“The authorities cannot violently disperse it and forcefully arrest the protesters, when the said protest action is held peacefully and, now with proper observance of health protocols under the COVID-19 pandemic.”
By ANNE MARXZE D. UMIL
MANILA – A group of human rights lawyers said there is no basis for the charges filed against the 20 members of the LGBTQIA+ who were arrested June 26 for commemorating the Pride Month.
The police said the 20 LGBTQIA+ members, or collectively called as #Pride20, violated Public Assembly Law (BP 880) and Article 151 of the Revised Penal Code on “Resistance and Disobedience to a Person in Authority or the Agents of such Person” in relation to RA 11332 (Mandatory Reporting of Notifiable Diseases Law).
The National Union of Peoples’ Lawyers (NUPL), however, maintained that freedom of speech, expression and peaceful assembly is not prohibited or curtailed under the BP 880.
“Contrary to the baseless assertions of police operatives, BP 880 in fact recognizes rallies and only requires permits if the protest action is held in a public place under Section 4 of the law,” the peoples’ lawyers said.
What is prohibited under the BP 880, the lawyers’ group said, is police intervention during rallies, which is clearly provided for under Section 9 which states that, “Law enforcement agencies shall not interfere with the holding of a public assembly.”
It further stated that law enforcement contingent is allowed to ensure public safety but should be stationed in a place at least 100 meter away from the area of activity.
The NUPL said that even if the said protest has no permit as argued by the Manila police, “the authorities cannot violently disperse it and forcefully arrest the protesters, when the said protest action is held peacefully and, now with proper observance of health protocols under the COVID-19 pandemic.”
Meanwhile, Article 151 of the Revised Penal Code on Resistance and Disobedience to a Person in Authority or the Agents of Such Person “contemplates of a situation where a valid order is given first by the person in authority but the accused resisted or seriously disobeyed it.”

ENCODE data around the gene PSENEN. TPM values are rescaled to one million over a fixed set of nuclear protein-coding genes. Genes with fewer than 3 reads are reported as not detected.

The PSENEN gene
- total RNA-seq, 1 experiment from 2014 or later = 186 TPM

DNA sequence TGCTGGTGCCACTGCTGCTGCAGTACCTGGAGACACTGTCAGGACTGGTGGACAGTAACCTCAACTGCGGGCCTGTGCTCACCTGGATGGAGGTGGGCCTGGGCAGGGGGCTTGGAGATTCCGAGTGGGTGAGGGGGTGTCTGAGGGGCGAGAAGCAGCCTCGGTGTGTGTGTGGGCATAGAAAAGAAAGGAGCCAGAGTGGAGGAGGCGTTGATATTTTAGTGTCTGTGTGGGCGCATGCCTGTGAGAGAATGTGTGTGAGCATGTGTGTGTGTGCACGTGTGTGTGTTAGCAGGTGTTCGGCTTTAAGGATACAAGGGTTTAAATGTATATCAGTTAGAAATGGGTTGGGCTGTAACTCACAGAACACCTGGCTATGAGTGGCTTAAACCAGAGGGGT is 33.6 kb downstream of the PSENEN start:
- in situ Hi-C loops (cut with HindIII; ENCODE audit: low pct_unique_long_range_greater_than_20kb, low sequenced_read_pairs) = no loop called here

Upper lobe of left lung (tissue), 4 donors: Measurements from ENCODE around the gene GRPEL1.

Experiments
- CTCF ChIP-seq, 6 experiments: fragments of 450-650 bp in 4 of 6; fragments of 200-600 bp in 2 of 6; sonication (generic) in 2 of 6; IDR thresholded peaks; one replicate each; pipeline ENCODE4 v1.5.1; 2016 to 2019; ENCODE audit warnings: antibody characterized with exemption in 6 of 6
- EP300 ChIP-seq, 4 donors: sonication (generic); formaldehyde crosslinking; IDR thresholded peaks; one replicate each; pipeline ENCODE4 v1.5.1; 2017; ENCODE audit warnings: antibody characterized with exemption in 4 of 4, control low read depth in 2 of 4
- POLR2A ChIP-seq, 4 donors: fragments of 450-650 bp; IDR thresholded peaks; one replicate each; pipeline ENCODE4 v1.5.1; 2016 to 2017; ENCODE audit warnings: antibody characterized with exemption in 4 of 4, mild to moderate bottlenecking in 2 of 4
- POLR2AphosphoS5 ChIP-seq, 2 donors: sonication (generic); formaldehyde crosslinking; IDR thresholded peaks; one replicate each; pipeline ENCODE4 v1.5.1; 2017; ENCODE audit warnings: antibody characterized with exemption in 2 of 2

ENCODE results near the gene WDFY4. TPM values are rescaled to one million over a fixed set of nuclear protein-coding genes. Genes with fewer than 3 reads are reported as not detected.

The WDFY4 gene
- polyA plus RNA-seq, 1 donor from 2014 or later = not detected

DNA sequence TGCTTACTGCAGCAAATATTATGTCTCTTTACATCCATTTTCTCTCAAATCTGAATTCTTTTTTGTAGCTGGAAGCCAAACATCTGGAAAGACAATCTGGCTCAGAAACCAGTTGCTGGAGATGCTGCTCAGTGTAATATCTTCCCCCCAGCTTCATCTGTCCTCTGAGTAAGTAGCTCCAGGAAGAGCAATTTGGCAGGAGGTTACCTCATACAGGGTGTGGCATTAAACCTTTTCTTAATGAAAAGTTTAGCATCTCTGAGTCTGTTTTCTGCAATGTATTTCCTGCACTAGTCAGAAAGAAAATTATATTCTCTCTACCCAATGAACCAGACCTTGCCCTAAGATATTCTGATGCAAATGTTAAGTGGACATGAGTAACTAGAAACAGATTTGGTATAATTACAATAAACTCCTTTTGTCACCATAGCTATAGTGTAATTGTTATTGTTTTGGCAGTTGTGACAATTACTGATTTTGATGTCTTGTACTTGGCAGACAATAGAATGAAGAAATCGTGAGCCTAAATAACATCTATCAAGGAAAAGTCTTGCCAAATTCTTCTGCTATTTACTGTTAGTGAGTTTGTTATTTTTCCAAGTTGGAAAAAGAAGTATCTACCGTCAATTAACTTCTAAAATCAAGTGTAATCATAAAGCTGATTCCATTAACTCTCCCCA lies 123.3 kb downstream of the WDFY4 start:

“Again, the footages of yesterday’s arrest would show the participants peacefully conducting their program and one of them was even respectfully negotiating with the police operatives, when suddenly a police officer violently snatched him by the nape and the other operatives swarmed over him,” the group said.
“How can one resist or seriously disobey an order of a police officer (assuming one has been validly issued), when he is already physically restrained by a group of policemen armed with truncheons and battle gear?” they added.
The group also contradicted the police’s assertion of relating the Article 151 with RA 11332. They said that Section 9 of the law requires any person or entity to report “notifiable disease” to proper authorities. Those who will refuse will be punished accordingly.
The NUPL explained that a person identified to be affected by COVID-19, having symptoms of the virus, or anyone who knows one to be as such, must inform the proper authorities of such a case. The law requires a prior identification as a COVID-19 patient or persons having symptoms of the virus, for the provisions to apply.
This is not the case of the arrested 20 rights activists, the group said.
“Clearly, persons who have not been identified as having the dreaded virus cannot be arrested or charged under this law,” they said.
The #Pride20 is not yet released by the Manila police. They underwent inquest on Saturday, June 27.
Meanwhile, rights groups called for their immediate release.
Kapatid, the support group for political prisoners and their relatives, said it is not the LGBTQIA+ who should face sanctions but those “who wrongfully arrest citizens for simply exercising their rights whether on the streets fully masked or in social media in the privacy of their homes or while doing soup kitchens or simply going out of their way to bring food to the poor and needy.”
The group added that every day that the #Pride20 spends in jail is a diminution of the peoples’ rights.
Cristina Palabay, Karapatan secretary general, also said that the police had no basis to violently disperse the Pride March since the Bayanihan to Heal As One Act has already expired.
“There is no other way to describe this violent dispersal as a blatant attack on the LGBTQIA+ community and its long history of militant resistance against State repression, especially amid the looming passage of the Anti-Terrorism Bill. This is an attack on our democratic rights! Garapalan na lang talaga ang kapulisan, sa mismong Pride Month pa talaga sila maghahasik ng lagim,” Palabay said.
She said that Pride is a celebration of the LGBTQIA+ community’s plight and struggles. Certainly, she said that it is a protest movement.
In this year’s Pride March, Palabay said Bahaghari underscored the issues that affects not only their community but the Filipino people of all genders and sexual orientations. She said the people are compelled to speak out and take action against policies that will greatly affect the people’s rights and civil liberties and can worsen State-perpetrated misogyny, homophobia, and transphobia.
“We strongly call on the LGBTQ+ community and its allies to condemn these unlawful arrests and demand that the police release the arrested Pride protesters! Stand for our rights and fight back! Makibeki, ‘wag mashokot!,” Palabay said.